Why you should seek failure

Awww, look at little Susie. She’s mastered crawling, and how she’s pulling herself up. What a smart little kid! Oh, look!! She’s letting go… she’s going to try to take a step towards me! Oh, come on, little Susie! You can do it! Oops, oh no!! She fell. Oh, man. What a total fail, Susie. That was lame.

We would never have this reaction to a toddler. So why do we apply it to ourselves? Do we somehow believe that by a certain time, we are supposed to know everything? If so, when is that, exactly?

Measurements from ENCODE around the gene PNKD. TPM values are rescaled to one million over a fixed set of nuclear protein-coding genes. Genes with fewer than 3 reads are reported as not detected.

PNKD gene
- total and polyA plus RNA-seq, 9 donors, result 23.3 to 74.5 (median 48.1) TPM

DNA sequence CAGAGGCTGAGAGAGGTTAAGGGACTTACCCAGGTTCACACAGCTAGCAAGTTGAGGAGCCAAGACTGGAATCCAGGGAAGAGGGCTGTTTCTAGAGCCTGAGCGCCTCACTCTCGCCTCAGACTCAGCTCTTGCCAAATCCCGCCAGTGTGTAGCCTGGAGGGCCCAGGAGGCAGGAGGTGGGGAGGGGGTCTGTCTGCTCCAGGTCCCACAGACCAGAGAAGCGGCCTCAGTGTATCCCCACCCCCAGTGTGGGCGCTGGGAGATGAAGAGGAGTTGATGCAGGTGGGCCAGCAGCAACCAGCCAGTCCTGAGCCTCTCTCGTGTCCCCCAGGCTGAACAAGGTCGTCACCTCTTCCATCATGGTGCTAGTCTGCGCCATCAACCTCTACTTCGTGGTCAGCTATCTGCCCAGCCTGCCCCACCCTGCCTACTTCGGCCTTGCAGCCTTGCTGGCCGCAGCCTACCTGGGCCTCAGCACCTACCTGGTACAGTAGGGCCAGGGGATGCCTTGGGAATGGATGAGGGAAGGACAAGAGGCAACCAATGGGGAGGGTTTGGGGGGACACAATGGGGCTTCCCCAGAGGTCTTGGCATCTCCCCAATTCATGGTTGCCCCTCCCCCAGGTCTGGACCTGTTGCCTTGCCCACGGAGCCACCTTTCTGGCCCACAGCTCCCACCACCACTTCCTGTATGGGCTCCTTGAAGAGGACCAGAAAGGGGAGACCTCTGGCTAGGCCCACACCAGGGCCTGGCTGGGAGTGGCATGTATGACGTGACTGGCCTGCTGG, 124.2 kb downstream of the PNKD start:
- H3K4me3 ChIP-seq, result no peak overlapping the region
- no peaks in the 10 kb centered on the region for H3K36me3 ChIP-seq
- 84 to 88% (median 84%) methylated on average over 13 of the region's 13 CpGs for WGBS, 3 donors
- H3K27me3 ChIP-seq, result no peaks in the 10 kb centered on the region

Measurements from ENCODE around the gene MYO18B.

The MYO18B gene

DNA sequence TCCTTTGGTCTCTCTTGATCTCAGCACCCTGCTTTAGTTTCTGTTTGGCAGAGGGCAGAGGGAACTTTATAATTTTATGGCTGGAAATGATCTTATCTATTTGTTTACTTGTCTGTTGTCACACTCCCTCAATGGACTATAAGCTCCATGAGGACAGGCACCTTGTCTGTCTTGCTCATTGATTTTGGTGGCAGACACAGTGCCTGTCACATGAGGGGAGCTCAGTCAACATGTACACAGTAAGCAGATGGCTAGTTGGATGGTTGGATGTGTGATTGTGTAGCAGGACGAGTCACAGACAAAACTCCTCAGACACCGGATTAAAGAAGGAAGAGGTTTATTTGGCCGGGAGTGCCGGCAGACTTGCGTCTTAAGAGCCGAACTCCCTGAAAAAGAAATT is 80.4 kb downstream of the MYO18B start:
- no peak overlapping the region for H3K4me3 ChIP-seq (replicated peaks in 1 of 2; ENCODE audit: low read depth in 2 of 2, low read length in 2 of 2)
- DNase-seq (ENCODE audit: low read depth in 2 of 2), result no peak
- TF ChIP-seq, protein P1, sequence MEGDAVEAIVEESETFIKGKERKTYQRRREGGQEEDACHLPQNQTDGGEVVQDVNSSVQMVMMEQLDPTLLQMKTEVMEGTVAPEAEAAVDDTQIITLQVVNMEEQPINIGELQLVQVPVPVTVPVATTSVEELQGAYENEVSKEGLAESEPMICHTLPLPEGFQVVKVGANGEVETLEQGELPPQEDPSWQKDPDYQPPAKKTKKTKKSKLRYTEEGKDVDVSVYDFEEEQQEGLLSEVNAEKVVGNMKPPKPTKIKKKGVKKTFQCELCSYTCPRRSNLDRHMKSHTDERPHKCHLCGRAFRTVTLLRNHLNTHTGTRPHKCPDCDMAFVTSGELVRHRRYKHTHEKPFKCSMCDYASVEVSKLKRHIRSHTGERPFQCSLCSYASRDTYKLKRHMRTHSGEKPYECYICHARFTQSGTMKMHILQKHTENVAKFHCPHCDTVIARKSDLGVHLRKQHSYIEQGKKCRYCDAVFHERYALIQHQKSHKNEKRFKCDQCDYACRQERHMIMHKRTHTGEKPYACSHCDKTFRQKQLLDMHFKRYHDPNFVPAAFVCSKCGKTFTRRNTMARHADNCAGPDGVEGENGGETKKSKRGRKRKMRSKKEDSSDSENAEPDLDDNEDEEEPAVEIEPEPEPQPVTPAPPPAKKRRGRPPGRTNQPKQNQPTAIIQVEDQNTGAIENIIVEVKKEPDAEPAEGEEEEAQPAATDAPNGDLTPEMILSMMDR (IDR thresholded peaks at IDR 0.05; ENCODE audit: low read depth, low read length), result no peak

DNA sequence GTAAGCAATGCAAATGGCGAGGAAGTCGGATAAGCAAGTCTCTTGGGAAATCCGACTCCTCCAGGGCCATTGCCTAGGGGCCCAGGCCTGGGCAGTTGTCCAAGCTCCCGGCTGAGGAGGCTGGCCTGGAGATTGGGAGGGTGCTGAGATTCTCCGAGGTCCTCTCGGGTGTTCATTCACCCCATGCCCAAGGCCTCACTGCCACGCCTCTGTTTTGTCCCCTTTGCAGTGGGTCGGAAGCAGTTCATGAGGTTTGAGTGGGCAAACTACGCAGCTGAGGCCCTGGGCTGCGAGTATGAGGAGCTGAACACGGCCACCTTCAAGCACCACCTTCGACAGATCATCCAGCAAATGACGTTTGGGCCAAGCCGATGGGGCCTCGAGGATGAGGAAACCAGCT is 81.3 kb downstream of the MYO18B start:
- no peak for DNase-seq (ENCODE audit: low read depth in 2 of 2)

It’s OK to fail when you’re a kid, but not by the time you reach college! No, no, that can’t be right. Everyone makes mistakes and grows in college.

Maybe when you get your first job? No fails are allowed then. Well, that can’t be right, either, because people are excited and ambitious and are better at trying new things in their first jobs, even if the outcome might not be what they’d hoped.

Mid-career? Hm. Maybe you’re a manager now. Maybe you’ve been in an industry for a few years, or even 10 years. You MUST make very few mistakes now. You ought to know better. There’s really no room for failure at that point…. right?

If you are interested in learning more about how fails correlate with growth (and lack of fails correlate with being stunted), and what you can do the fail the right way, then read on here.


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